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    Wildfires Burning Out of Control in West

    By By Meghan Evans, Meteorologist
    June 08, 2012, 9:38:18 AM EDT

    While the largest wildfire ever burns across New Mexico, the wildfire situation looks dismal in the Southwest over the next four to six weeks.

    "At least through June, it's a bad situation," said Paul Pastelok, AccuWeather.com Lead Long-Range Forecaster.


    Severe to extreme drought conditions gripping the Southwest are contributing to the rash of wildfires scorching the region.

    "Stingy winter storms" and little rainfall during the spring and summer months have led to the fire-fueling drought conditions, according to AccuWeather.com Expert Senior Meteorologist Alex Sosnowski.

    In addition, storms moving into the West have been stirring high winds across the Southwest without bringing the much-needed rain. The strong winds have been fanning the flames of wildfires.


    Arizona, New Mexico, Nevada, Utah and Colorado are among the states that have been dealing with an extreme fire threat.

    The Whitewater-Baldy Fire burning in the Gila National Forest of New Mexico is the largest in the state's history. As of Thursday afternoon, Inciweb reports that the fire has charred nearly 264,000 acres.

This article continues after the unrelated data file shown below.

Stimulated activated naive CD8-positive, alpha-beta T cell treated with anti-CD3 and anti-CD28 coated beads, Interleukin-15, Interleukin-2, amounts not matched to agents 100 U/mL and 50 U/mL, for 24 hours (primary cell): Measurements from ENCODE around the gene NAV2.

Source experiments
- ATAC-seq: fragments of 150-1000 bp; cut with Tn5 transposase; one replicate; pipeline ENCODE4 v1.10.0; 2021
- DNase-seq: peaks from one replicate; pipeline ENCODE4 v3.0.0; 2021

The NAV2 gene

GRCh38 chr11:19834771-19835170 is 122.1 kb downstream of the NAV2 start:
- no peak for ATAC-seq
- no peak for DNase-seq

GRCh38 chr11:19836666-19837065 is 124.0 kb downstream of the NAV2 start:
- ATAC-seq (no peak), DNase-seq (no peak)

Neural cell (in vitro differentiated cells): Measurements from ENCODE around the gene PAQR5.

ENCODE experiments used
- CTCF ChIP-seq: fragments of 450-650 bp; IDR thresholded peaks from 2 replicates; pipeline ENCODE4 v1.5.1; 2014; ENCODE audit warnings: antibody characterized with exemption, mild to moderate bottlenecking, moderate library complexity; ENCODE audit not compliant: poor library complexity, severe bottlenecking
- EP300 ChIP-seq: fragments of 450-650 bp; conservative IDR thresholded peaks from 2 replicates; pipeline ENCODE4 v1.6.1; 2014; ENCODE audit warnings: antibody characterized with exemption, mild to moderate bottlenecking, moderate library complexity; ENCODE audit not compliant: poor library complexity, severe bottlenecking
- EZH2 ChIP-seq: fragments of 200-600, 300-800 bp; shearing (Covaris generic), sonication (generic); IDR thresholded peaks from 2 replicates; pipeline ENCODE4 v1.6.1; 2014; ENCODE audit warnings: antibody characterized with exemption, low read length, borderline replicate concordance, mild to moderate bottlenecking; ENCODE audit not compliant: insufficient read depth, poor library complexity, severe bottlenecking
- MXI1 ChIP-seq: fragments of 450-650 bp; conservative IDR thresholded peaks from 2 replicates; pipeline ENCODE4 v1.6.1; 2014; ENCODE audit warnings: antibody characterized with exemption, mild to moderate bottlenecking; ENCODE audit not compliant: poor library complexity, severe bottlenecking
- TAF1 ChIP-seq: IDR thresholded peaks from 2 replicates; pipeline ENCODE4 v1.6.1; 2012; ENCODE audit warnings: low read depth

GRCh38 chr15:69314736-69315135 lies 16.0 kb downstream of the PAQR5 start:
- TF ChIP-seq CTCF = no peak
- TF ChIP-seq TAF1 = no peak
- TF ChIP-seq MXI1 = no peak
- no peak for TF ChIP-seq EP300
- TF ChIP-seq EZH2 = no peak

Some Relief Later This Summer?
    Heavy monsoon downpours are expected to arrive by the middle of July, potentially helping out the situation. Monsoon moisture streams into the Southwest from the eastern Pacific during the summer months, providing fuel for thunderstorms.

    Playing a role in the active monsoon thunderstorm season anticipated is the near-normal number of named tropical storms forecast in the eastern Pacific in 2012.

    "Some of the storms may impact the Four Corners states with both needed rain and flooding problems," explained AccuWeather.com Expert Senior Meteorologist Alex Sosnowski.

    While beneficial rain will fall, the nature of monsoon thunderstorms is hit-or-miss, meaning that not every community that needs the rain will receive it.

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